Investors who saw the future of surgery in robotics were well-rewarded if they invested in Intuitive Surgical's initial public offering (IPO). Up over 14,000% since it started trading in June 2000, this innovator has been a monster. Intuitive Surgical has continued to reward shareholders over the last five years with a 246% gain compared to an increase of just under 90% for the S&P 500.
If you missed out on Intuitive Surgical, you may understandably be a bit down. Fortunately, there always are promising opportunities in the healthcare sector. Like Intuitive in its early days, iRhythm Technologies (IRTC 0.95%) is generating lots of data demonstrating its utility while also expanding its market. The heart-monitoring tech platform is offering great potential for both patients and hospital systems.
Better detection, better outcomes
Each year, there are over 11 million patients in the U.S. with an abnormal heart rhythm. One abnormality, atrial fibrillation (Afib), is associated with a fivefold increase in the risk of stroke. Individuals over age 55 have a 40% lifetime risk of Afib, and 158,000 deaths and 450,000 hospitalizations each year are associated with this heart condition. So it stands to reason that early recognition could improve a patient's quality of life. iRhythm's Zio device is tackling this immense problem.
Zio is a wearable, single-use cardiac monitor that can pick up unsafe heart rhythms. Patients wear a patch-like device for up to 14 days. Then the data is run through the company's AI platform for analysis. A digital report is provided to the treating clinician via desktop or mobile device -- or conveniently uploading it directly into the patient's electronic health record.
So far, it seems to be working well. When actively screening for Afib -- which involves two separate two-week screening periods three months apart -- Zio had an increased detection rate, 11.4% vs. 7.7% for usual care. Not only that, but compared to patients who only seek medical care when they think there is something wrong, those using Zio had a much lower rate of stroke, heart attacks, heart failure, and hospitalizations after wearing the device.
Upon detection, some of the problems from Afib can then be decreased with blood-thinning medications such as Pfizer and Bristol-Myers Squibb's Eliquis or Johnson and Johnson's Xarelto.
Taking a closer look at its core market, the company recently conducted a study of patients who passed out, a condition called syncope. A subset of these patients was able to be discharged from the hospital rather than be admitted for at least 24-48 hours. iRhythms technology found an arrhythmia in 8.2% of these patients, with 46% of those events occurring after 48 hours.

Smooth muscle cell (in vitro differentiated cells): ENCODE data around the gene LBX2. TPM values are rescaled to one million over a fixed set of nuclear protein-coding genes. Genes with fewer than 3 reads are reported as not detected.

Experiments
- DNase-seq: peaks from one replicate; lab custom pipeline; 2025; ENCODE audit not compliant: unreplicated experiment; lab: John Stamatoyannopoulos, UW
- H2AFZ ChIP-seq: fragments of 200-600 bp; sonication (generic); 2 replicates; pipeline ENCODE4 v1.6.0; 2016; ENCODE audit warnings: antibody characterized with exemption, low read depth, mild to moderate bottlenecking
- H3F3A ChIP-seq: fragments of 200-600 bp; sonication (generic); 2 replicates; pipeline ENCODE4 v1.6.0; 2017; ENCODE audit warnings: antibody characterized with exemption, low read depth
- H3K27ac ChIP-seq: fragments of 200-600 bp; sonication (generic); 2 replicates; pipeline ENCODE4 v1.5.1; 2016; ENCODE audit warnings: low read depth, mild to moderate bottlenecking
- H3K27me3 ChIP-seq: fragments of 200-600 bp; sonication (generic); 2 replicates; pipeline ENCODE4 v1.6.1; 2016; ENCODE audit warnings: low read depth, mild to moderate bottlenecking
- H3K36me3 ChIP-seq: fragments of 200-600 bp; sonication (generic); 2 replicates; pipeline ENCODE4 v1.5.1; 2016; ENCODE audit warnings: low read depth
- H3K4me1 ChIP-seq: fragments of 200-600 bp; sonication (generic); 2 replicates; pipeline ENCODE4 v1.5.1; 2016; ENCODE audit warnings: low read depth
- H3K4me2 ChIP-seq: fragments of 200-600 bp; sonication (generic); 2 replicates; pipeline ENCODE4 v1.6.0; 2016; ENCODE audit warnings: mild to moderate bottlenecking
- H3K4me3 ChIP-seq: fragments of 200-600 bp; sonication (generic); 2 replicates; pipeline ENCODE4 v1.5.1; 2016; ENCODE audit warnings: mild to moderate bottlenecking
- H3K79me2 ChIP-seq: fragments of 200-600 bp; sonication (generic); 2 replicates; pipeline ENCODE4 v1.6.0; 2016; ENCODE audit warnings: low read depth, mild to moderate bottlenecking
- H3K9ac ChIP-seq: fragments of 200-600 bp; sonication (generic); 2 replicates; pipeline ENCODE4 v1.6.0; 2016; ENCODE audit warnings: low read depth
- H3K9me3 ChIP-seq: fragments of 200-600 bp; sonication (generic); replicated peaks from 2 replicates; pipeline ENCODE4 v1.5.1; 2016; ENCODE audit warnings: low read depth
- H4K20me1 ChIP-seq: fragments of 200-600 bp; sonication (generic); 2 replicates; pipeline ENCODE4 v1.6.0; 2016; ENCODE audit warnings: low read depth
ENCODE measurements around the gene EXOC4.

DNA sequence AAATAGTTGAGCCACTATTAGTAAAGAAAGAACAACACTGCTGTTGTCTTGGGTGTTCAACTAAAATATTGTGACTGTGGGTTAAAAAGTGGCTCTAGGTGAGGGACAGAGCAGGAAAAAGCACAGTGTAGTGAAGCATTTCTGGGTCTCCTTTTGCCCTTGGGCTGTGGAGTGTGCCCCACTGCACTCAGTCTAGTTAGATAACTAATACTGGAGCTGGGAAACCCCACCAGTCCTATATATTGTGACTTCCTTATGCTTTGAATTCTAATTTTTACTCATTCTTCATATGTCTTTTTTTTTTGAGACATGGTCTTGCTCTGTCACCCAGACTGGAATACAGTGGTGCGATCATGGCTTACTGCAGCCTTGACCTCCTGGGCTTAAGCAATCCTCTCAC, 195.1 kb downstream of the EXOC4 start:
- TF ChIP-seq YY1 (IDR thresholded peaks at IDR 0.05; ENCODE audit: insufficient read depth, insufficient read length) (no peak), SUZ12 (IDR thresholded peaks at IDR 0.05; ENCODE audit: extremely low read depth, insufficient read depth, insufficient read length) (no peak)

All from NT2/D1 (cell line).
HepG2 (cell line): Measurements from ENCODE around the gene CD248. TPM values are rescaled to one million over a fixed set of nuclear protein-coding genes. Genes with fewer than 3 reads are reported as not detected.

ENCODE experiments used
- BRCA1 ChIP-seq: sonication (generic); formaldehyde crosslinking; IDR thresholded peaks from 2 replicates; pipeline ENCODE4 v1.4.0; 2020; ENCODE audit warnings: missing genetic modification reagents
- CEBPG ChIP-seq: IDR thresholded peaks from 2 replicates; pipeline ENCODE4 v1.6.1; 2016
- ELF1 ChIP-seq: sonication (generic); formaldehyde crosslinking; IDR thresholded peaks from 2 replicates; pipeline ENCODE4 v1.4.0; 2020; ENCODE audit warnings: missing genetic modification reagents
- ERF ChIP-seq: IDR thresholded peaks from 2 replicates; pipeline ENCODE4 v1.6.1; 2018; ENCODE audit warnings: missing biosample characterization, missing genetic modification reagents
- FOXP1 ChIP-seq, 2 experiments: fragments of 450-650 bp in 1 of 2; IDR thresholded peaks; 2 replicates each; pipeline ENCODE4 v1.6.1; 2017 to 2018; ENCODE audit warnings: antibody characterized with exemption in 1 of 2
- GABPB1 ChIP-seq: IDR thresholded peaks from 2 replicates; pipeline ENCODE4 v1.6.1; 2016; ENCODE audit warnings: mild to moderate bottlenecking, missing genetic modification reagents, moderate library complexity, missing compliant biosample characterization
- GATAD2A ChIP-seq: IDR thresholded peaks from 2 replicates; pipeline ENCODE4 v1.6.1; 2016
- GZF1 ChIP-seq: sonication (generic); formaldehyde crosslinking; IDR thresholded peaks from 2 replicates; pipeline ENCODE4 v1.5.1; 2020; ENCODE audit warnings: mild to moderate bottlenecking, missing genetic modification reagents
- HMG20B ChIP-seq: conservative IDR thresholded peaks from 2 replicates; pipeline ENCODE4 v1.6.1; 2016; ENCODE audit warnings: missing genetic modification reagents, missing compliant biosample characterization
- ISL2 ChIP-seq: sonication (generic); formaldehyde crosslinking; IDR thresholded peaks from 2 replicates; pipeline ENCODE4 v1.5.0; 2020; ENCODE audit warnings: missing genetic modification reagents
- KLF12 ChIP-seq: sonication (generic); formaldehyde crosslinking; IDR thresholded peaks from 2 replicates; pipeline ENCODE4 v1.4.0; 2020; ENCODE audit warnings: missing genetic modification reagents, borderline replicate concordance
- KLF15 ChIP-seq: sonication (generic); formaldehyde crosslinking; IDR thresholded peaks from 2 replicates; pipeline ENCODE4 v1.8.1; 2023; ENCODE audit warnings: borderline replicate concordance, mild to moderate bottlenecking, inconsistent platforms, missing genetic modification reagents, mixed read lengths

This is important as most syncope hospitalizations are discharged within 48 hours, so it can be argued that this population may benefit from prolonged monitoring -- which was safely able to be done as an outpatient. If Zio continues to have positive studies, it will continue to push itself further and further into its addressable markets. In turn, patients can possibly avoid costly hospitalizations and potentially be safer by having prolonged monitoring.
So what's the market?
The company estimates there are 5.6 million people who receive cardiac monitoring annually in the U.S., such as in the syncope example above. It also believes there are another 10 million in adjacent markets. This includes patients at high risk of undiagnosed arrhythmias, such as post-cardiac procedures such as ablations and valve replacements. About 8 million of these are patients who report palpitations and are under the care of a primary care clinician. As such, iRhythm views outpatient cardiac monitoring via primary care offices as its next big growth market.
I have to think iRhythm could also have its eyes set on silent (or asymptomatic) Afib cases -- another huge, addressable market. Internationally, the company believes there are an additional 5 million patients in select international markets, such as the U.K. and Japan. The product is in the early stages of commercialization in the U.K. and is pursuing regulatory approval in Japan.
Zio has already been used by over 4 million patients, generating over a billion hours of curated electrocardiographic (aka, ECG or EKG) data. And with so much experience under its belt, the device does not just detect arrhythmias, but actually meets or exceeds cardiologist-level detection. As time goes on, I suspect the algorithms will only get better -- much like as time went on, surgeons got better with robotics. So it stands to reason that this market will continue to move toward automation, which will save the system morbidity, mortality, and hospitalizations -- all significant tailwinds for iRhythm.
With only approximately 20% penetration in its core market of about 5 million patients combined with roughly another 15 million patients, plus potentially many more (if silent Afib screening gains traction), this $4.3 billion healthcare company might just be getting started.